In a few days, I will be 62. My father is 87. My children are in their late 20’s. My grandson, who is two and a half will soon become a big brother. As I watch my father’s aging process–sometimes regressive, often filled with wisdom and acceptance–I can’t help but think that I am in the prime of my life. My physical body enjoys remarkably good health. My emotional body is generally calm and centered. My mind, sometimes alarmingly empty, can usually focus and draw on the accumulated wisdom of life experience to make decisions and solve problems. I see the incredible fragility of life. The way things can turn on a dime; the way that the physical body can transform without our consent; the way the mind can become loosely organized, tectonic plates of memory shifting and colliding. There is very little that I can say with certainty.

The one constant in my life is my practice. Sometimes on the mat and cushion. Sometimes washing dishes. In every way, life is more vibrant and I feel more alive when I pay attention…poetic attention to the present moment.


“All of us are apprenticed to the same teacher that the

religious institutions originally worked with: reality.

Reality-insight says…master the twenty-four hours.

Do it well, without self-pity. It is as hard to get the children

herded into the car pool and down the road to the bus as

it is to chant sutras in the Buddha-hall on a cold morning.

One move is not better than the other, each can be quite

boring, and they both have the virtuous quality of repetition.

Repetition and ritual and their good results come in

many forms. Changing the filter, wiping noses, going to

meetings, picking up around the house, washing dishes,

checking the dipstick—don’t let yourself think these are

distracting you from your more serious pursuits.

Such a round of chores is not a set of difficulties we

hope to escape from so that we may do our “practice”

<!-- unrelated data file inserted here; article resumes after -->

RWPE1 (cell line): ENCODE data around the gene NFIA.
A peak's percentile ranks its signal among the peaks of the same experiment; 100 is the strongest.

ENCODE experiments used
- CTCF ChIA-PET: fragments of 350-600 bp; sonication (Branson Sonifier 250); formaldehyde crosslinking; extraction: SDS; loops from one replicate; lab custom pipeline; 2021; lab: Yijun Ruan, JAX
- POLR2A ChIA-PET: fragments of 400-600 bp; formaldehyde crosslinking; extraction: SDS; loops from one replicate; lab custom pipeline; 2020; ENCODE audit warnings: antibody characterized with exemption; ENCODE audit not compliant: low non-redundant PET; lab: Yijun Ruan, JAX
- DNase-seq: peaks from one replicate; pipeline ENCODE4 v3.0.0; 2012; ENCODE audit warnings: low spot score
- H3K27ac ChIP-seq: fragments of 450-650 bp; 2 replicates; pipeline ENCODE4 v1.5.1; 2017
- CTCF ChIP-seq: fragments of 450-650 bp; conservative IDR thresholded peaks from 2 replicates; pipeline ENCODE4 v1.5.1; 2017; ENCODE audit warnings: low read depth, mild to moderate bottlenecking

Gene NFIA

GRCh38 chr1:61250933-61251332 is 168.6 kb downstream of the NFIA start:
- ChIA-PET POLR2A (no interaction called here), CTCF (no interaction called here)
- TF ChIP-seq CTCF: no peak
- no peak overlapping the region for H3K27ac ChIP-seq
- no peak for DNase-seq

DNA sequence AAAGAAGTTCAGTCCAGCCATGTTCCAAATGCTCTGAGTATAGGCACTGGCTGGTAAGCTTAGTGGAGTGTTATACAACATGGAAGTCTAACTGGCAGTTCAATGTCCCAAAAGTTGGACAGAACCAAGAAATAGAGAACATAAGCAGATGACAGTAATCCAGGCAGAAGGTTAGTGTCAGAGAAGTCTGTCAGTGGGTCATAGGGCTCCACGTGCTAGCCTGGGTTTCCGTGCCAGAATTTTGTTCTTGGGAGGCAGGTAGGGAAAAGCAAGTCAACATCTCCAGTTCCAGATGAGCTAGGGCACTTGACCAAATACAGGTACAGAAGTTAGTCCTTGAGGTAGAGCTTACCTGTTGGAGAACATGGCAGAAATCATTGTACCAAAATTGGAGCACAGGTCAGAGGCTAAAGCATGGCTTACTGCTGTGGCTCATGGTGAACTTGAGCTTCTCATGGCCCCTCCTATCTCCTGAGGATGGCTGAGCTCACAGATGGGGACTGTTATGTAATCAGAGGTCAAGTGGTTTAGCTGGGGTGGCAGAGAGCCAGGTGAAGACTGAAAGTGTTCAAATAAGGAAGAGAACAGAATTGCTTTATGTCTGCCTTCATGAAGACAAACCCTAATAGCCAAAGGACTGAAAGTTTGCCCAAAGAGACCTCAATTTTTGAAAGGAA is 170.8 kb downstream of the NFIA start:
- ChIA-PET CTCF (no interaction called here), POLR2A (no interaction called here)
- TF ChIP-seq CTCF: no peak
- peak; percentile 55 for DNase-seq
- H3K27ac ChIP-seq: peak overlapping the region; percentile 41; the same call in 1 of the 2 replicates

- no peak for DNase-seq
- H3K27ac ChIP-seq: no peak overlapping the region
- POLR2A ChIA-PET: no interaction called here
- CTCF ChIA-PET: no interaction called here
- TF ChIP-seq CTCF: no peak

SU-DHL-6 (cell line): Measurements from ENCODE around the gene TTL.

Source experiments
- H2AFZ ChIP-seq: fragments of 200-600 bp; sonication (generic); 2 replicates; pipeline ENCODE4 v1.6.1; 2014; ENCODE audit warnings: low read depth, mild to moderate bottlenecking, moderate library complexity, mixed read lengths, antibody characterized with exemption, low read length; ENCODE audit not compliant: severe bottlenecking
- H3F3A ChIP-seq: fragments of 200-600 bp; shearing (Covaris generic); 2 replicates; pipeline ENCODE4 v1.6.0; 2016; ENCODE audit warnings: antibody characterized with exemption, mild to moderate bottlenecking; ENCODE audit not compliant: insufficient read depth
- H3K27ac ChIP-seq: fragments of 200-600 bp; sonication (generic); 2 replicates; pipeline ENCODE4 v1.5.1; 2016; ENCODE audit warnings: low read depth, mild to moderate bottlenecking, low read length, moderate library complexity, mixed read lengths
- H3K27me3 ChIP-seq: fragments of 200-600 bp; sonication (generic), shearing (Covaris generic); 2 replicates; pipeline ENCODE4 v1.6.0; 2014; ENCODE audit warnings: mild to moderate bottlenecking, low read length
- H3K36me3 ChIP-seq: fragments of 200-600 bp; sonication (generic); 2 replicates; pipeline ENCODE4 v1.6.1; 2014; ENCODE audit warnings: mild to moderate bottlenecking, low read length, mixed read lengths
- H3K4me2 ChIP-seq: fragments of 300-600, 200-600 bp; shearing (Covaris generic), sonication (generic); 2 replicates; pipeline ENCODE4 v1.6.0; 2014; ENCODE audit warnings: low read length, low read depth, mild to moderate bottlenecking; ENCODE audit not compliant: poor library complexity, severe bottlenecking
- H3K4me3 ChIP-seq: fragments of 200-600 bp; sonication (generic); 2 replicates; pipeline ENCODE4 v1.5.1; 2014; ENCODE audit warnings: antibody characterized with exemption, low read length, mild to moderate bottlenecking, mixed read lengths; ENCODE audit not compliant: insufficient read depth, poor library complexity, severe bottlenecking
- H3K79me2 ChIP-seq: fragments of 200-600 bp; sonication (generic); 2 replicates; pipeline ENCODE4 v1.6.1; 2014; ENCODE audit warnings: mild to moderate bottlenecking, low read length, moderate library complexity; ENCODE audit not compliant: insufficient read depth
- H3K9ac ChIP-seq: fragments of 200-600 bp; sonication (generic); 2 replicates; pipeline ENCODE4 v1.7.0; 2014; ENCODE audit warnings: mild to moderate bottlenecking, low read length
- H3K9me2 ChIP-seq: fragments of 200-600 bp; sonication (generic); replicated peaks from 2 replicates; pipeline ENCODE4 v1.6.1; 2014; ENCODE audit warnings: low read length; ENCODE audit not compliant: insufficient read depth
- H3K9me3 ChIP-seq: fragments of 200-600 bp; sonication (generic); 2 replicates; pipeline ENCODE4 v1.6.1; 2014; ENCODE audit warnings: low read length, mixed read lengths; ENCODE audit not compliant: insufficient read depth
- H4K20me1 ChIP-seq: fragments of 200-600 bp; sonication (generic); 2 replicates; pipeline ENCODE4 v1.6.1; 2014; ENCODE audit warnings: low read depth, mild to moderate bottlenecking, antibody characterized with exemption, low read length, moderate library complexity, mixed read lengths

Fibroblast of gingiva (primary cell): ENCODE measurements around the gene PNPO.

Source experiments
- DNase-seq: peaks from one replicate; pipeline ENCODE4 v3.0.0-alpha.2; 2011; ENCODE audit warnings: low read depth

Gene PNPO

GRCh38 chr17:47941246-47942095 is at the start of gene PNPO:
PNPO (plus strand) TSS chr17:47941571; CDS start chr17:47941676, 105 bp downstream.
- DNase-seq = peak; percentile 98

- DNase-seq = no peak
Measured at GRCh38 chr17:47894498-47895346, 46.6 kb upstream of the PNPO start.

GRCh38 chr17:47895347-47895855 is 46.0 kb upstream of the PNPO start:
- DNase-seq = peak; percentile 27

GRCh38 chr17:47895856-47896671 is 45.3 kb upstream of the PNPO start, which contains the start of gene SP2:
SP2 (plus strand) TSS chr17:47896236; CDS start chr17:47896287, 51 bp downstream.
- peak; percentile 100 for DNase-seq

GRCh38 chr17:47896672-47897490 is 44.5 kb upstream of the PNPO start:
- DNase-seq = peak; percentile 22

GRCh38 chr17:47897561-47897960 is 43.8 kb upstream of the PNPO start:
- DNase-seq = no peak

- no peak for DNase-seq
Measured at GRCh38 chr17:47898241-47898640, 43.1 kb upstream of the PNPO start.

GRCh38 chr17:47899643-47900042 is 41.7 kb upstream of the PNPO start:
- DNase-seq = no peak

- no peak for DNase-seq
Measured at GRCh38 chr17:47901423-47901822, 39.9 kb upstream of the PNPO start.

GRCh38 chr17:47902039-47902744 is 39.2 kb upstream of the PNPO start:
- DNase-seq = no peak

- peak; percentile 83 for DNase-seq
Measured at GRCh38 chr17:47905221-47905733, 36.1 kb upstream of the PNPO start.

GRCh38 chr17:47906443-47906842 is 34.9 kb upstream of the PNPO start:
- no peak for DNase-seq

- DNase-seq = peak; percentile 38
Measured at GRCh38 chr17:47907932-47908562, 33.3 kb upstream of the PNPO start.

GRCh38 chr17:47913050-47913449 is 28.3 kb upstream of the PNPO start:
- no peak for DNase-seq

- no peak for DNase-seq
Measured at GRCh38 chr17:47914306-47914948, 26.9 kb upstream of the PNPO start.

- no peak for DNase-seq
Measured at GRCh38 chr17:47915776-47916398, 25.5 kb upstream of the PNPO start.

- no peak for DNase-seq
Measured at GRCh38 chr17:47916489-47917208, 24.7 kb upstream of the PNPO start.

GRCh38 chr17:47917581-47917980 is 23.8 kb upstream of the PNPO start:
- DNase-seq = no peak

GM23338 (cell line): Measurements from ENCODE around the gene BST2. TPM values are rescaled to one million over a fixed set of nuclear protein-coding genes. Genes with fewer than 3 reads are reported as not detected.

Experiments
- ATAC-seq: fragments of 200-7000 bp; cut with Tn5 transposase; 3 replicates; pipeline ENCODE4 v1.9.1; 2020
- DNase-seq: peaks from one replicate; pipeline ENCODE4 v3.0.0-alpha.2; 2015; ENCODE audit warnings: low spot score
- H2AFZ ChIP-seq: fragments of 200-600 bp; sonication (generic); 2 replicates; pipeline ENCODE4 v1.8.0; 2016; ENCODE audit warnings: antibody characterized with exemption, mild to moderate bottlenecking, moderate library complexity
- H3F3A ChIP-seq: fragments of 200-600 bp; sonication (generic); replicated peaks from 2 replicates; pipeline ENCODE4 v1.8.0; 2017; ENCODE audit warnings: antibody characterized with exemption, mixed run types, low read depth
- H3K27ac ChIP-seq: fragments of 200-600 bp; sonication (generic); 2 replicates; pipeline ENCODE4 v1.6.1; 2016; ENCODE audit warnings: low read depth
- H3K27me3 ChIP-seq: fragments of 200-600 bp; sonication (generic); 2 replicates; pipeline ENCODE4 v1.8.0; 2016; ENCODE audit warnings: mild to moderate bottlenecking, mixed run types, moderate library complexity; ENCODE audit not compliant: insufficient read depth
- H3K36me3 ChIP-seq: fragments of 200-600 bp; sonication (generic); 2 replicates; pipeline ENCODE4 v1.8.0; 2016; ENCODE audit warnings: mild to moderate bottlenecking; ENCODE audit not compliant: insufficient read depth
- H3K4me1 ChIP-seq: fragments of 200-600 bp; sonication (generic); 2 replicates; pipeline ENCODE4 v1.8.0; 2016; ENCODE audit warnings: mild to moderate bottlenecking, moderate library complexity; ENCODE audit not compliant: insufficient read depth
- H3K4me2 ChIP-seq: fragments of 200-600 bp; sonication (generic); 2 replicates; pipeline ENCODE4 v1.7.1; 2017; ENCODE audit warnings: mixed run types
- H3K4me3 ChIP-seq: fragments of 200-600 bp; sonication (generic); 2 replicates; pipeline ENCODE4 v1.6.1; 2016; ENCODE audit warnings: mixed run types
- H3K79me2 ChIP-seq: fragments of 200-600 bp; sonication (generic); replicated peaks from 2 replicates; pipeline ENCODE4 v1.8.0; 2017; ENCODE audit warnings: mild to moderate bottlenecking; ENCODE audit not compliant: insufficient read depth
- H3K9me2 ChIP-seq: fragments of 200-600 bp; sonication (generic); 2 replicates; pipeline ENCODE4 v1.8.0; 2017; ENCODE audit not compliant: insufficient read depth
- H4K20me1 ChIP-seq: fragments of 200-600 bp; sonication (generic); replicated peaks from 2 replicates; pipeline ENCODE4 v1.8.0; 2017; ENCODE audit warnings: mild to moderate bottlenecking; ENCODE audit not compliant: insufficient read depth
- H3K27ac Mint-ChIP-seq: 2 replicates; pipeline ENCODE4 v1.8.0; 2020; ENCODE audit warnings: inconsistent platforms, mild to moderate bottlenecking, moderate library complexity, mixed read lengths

which will put us on a “path”—it is our path.”

GARY SNYDER, The Practice of the Wild

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Yesterday, at least eight phone calls from my Dad. Running the gamut from distraught, confused, irritated, lonely, delusional to grateful. I make the trip across the county, thinking of how he looks smaller each time I see him. His skin like translucent parchment, veins bulging in his wrists and hands, his childlike delight when he sees me…”Oh, Sandy…bless you for coming!”

I tell him that Grace made it to Myanmar without a hitch; that she is the youngest and least experienced person in her group and she says that the country and the people are beautiful. Yesterday, they visited a nunnery and she was invited to sit at the head table–something unheard of–and was blessed by the nuns and invited to return. He smiles, nods his head and says, “That dear little Gracie girl…of course.”

Lately he asks me, “Where am I going from here?” Or, “What’s next for me?” I’m learning to smile and say, “We’ll see, Dad…I’m not sure.” In reality, I’m not sure whether this is a metaphysical question or just a question of logistics. When I leave we repeat our ritual farewell. I say, “I’ll see you soon.” He says, “I hope so.”

Outside, a swallowtail butterfly lands on the pink coneflowers. I breathe and let go more…and more…


The rising hills, the slopes,
of statistics
lie before us.
the steep climb
of everything, going up,
up, as we all
go down.

In the next century
or the one beyond that,
they say,
are valleys, pastures,
we can meet there in peace
if we make it.

To climb these coming crests
one word to you, to
you and your children:

stay together
learn the flowers
go light